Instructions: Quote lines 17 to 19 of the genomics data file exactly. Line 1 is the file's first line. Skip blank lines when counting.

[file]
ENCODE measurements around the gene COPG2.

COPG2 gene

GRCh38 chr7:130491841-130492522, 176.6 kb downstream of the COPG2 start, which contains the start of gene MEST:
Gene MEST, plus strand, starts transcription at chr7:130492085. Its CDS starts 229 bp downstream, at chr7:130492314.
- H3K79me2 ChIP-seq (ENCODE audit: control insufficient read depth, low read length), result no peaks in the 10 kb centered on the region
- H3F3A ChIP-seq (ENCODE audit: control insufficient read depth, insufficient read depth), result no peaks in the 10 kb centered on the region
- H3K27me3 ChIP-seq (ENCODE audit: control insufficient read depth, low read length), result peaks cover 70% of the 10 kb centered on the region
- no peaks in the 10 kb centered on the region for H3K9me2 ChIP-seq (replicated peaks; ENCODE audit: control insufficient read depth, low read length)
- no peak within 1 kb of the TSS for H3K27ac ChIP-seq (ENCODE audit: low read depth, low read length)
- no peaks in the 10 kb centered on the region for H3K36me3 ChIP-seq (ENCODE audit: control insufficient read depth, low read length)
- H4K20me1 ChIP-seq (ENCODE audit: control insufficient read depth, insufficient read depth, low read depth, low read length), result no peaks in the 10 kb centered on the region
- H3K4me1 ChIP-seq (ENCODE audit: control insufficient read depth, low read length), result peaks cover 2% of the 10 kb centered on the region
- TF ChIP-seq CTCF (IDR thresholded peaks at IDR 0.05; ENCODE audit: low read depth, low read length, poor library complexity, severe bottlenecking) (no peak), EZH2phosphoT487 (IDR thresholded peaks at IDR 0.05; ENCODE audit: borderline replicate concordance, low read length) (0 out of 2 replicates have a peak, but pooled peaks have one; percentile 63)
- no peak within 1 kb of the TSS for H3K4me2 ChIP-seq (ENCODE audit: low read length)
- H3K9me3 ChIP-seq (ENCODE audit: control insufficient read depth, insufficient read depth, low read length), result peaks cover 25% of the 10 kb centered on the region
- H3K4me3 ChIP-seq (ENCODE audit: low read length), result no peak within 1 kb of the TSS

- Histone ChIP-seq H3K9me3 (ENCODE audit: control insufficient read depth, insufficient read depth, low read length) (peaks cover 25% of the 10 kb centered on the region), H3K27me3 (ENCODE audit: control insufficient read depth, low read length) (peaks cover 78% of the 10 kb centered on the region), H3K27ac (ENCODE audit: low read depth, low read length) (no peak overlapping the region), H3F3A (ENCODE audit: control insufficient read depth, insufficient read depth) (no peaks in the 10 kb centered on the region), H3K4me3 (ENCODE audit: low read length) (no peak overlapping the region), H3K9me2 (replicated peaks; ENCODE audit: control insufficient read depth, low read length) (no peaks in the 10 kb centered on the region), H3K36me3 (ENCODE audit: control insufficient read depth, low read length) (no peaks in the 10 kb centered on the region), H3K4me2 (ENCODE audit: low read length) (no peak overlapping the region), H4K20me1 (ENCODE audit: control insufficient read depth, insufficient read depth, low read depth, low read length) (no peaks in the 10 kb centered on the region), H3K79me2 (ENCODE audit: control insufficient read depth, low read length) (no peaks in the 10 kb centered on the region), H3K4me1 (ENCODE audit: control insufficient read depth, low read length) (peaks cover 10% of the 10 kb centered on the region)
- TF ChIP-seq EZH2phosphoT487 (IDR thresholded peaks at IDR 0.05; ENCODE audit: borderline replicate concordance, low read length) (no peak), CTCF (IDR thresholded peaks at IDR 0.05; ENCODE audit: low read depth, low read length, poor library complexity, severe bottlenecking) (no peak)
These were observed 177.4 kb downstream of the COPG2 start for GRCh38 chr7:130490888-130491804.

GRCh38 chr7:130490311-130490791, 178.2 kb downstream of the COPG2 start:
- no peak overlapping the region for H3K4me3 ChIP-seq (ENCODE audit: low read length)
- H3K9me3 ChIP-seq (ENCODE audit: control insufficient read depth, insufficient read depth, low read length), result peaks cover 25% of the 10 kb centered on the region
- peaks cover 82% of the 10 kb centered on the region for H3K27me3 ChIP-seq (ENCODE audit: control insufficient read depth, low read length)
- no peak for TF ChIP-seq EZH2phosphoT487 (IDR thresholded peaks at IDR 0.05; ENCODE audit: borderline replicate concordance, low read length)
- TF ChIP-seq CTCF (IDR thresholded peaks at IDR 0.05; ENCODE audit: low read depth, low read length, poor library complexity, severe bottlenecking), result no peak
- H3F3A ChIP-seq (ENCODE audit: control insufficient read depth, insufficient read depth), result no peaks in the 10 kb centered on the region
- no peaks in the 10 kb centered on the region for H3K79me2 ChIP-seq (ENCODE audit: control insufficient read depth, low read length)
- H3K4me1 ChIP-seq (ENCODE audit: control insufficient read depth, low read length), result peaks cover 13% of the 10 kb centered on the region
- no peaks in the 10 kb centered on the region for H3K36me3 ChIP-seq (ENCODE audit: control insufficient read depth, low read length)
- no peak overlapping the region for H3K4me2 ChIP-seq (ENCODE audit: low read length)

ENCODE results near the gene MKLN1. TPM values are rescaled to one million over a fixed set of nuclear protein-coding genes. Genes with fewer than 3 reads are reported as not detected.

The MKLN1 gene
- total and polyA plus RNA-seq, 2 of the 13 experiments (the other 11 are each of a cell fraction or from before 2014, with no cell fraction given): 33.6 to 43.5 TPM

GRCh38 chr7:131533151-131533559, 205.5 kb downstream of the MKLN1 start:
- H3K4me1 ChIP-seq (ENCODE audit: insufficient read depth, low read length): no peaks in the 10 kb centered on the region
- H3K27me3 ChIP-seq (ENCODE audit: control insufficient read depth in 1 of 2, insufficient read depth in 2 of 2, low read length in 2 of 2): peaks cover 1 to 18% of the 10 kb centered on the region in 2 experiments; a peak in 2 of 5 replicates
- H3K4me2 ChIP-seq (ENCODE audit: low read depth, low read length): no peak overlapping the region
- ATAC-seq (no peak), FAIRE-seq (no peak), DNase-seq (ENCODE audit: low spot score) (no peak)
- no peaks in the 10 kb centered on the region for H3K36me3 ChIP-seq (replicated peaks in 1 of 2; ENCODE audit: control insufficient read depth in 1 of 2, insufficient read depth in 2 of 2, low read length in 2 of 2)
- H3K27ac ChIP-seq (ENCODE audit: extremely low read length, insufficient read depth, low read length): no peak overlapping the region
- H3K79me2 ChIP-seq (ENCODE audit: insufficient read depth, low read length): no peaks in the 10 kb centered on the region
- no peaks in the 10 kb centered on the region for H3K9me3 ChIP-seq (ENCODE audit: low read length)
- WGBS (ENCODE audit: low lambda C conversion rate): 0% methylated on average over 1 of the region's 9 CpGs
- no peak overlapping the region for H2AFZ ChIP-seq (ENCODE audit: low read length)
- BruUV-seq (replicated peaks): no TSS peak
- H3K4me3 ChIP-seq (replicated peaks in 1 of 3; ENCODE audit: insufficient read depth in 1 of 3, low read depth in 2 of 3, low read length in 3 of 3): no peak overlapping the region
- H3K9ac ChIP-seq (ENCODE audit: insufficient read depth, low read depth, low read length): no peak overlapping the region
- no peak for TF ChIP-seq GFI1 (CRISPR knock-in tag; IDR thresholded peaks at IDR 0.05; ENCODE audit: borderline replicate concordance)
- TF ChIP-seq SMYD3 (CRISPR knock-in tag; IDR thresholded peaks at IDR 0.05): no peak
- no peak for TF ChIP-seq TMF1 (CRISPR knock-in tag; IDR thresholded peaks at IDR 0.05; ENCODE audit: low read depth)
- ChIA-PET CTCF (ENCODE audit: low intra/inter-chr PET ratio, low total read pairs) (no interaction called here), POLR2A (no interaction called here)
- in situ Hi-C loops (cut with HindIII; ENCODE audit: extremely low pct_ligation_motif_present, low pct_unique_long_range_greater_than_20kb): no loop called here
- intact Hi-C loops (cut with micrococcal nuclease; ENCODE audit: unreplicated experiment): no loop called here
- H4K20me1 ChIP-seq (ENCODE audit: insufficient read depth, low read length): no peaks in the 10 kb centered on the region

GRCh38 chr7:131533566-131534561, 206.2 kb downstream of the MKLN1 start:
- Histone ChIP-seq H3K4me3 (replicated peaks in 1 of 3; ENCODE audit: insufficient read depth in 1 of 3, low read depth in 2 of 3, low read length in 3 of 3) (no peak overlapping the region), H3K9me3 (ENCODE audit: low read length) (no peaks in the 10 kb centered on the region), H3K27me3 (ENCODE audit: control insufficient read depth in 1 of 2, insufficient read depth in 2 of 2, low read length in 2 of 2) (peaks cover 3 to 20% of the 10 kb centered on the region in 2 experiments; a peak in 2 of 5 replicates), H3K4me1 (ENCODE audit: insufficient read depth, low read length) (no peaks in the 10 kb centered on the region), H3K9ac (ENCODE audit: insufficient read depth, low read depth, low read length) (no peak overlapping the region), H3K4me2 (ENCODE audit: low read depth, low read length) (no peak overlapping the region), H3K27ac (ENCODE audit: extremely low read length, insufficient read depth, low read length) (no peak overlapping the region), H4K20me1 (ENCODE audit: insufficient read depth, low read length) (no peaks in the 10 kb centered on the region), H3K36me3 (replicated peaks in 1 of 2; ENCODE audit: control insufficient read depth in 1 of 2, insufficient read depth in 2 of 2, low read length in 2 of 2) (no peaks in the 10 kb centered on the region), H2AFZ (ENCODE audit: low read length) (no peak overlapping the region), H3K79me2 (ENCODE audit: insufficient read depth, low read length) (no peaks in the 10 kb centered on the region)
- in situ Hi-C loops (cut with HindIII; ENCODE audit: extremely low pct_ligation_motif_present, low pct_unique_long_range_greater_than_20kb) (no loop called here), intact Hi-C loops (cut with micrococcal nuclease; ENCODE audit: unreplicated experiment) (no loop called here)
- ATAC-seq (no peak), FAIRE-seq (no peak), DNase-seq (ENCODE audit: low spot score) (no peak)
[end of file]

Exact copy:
- Histone ChIP-seq H3K9me3 (ENCODE audit: control insufficient read depth, insufficient read depth, low read length) (peaks cover 25% of the 10 kb centered on the region), H3K27me3 (ENCODE audit: control insufficient read depth, low read length) (peaks cover 78% of the 10 kb centered on the region), H3K27ac (ENCODE audit: low read depth, low read length) (no peak overlapping the region), H3F3A (ENCODE audit: control insufficient read depth, insufficient read depth) (no peaks in the 10 kb centered on the region), H3K4me3 (ENCODE audit: low read length) (no peak overlapping the region), H3K9me2 (replicated peaks; ENCODE audit: control insufficient read depth, low read length) (no peaks in the 10 kb centered on the region), H3K36me3 (ENCODE audit: control insufficient read depth, low read length) (no peaks in the 10 kb centered on the region), H3K4me2 (ENCODE audit: low read length) (no peak overlapping the region), H4K20me1 (ENCODE audit: control insufficient read depth, insufficient read depth, low read depth, low read length) (no peaks in the 10 kb centered on the region), H3K79me2 (ENCODE audit: control insufficient read depth, low read length) (no peaks in the 10 kb centered on the region), H3K4me1 (ENCODE audit: control insufficient read depth, low read length) (peaks cover 10% of the 10 kb centered on the region)
- TF ChIP-seq EZH2phosphoT487 (IDR thresholded peaks at IDR 0.05; ENCODE audit: borderline replicate concordance, low read length) (no peak), CTCF (IDR thresholded peaks at IDR 0.05; ENCODE audit: low read depth, low read length, poor library complexity, severe bottlenecking) (no peak)
These were observed 177.4 kb downstream of the COPG2 start for GRCh38 chr7:130490888-130491804.